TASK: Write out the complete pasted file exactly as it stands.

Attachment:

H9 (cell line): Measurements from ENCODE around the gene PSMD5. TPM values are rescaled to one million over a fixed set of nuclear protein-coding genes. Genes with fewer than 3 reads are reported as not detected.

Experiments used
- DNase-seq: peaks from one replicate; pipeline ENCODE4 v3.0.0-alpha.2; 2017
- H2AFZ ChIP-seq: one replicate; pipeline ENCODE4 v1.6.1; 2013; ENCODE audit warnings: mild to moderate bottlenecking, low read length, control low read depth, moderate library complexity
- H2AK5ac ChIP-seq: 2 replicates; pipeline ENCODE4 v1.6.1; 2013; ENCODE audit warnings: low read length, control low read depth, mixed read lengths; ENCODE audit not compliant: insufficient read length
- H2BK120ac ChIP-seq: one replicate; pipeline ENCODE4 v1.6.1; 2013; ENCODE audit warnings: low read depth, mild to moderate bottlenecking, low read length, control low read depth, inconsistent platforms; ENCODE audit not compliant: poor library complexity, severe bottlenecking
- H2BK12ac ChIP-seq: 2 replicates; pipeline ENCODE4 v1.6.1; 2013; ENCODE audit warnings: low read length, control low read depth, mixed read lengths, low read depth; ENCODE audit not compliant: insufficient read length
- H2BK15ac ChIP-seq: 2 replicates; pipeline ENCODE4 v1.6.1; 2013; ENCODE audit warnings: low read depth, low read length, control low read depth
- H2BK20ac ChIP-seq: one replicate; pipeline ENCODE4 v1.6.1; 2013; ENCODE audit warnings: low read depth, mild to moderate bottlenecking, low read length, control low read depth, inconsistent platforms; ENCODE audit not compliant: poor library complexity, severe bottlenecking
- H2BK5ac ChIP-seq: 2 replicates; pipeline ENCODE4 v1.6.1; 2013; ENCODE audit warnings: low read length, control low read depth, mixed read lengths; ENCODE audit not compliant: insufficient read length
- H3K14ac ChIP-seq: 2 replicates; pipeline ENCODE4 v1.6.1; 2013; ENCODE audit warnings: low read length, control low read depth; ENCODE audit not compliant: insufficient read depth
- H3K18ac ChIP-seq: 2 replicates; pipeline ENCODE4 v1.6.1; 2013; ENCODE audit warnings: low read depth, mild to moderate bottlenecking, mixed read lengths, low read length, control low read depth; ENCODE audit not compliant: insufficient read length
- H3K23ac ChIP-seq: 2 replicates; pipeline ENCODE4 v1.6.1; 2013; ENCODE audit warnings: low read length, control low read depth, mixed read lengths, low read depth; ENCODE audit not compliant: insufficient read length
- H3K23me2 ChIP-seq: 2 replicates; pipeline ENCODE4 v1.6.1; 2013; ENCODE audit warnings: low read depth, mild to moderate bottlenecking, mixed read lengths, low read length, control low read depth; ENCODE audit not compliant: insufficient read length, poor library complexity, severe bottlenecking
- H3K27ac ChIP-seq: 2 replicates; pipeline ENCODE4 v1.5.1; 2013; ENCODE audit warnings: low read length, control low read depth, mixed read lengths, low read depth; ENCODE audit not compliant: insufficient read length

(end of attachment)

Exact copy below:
H9 (cell line): Measurements from ENCODE around the gene PSMD5. TPM values are rescaled to one million over a fixed set of nuclear protein-coding genes. Genes with fewer than 3 reads are reported as not detected.

Experiments used
- DNase-seq: peaks from one replicate; pipeline ENCODE4 v3.0.0-alpha.2; 2017
- H2AFZ ChIP-seq: one replicate; pipeline ENCODE4 v1.6.1; 2013; ENCODE audit warnings: mild to moderate bottlenecking, low read length, control low read depth, moderate library complexity
- H2AK5ac ChIP-seq: 2 replicates; pipeline ENCODE4 v1.6.1; 2013; ENCODE audit warnings: low read length, control low read depth, mixed read lengths; ENCODE audit not compliant: insufficient read length
- H2BK120ac ChIP-seq: one replicate; pipeline ENCODE4 v1.6.1; 2013; ENCODE audit warnings: low read depth, mild to moderate bottlenecking, low read length, control low read depth, inconsistent platforms; ENCODE audit not compliant: poor library complexity, severe bottlenecking
- H2BK12ac ChIP-seq: 2 replicates; pipeline ENCODE4 v1.6.1; 2013; ENCODE audit warnings: low read length, control low read depth, mixed read lengths, low read depth; ENCODE audit not compliant: insufficient read length
- H2BK15ac ChIP-seq: 2 replicates; pipeline ENCODE4 v1.6.1; 2013; ENCODE audit warnings: low read depth, low read length, control low read depth
- H2BK20ac ChIP-seq: one replicate; pipeline ENCODE4 v1.6.1; 2013; ENCODE audit warnings: low read depth, mild to moderate bottlenecking, low read length, control low read depth, inconsistent platforms; ENCODE audit not compliant: poor library complexity, severe bottlenecking
- H2BK5ac ChIP-seq: 2 replicates; pipeline ENCODE4 v1.6.1; 2013; ENCODE audit warnings: low read length, control low read depth, mixed read lengths; ENCODE audit not compliant: insufficient read length
- H3K14ac ChIP-seq: 2 replicates; pipeline ENCODE4 v1.6.1; 2013; ENCODE audit warnings: low read length, control low read depth; ENCODE audit not compliant: insufficient read depth
- H3K18ac ChIP-seq: 2 replicates; pipeline ENCODE4 v1.6.1; 2013; ENCODE audit warnings: low read depth, mild to moderate bottlenecking, mixed read lengths, low read length, control low read depth; ENCODE audit not compliant: insufficient read length
- H3K23ac ChIP-seq: 2 replicates; pipeline ENCODE4 v1.6.1; 2013; ENCODE audit warnings: low read length, control low read depth, mixed read lengths, low read depth; ENCODE audit not compliant: insufficient read length
- H3K23me2 ChIP-seq: 2 replicates; pipeline ENCODE4 v1.6.1; 2013; ENCODE audit warnings: low read depth, mild to moderate bottlenecking, mixed read lengths, low read length, control low read depth; ENCODE audit not compliant: insufficient read length, poor library complexity, severe bottlenecking
- H3K27ac ChIP-seq: 2 replicates; pipeline ENCODE4 v1.5.1; 2013; ENCODE audit warnings: low read length, control low read depth, mixed read lengths, low read depth; ENCODE audit not compliant: insufficient read length